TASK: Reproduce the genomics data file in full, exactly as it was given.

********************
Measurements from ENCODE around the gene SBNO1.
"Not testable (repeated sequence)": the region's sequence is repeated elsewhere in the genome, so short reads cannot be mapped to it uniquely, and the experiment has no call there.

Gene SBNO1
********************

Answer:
Measurements from ENCODE around the gene SBNO1.
"Not testable (repeated sequence)": the region's sequence is repeated elsewhere in the genome, so short reads cannot be mapped to it uniquely, and the experiment has no call there.

Gene SBNO1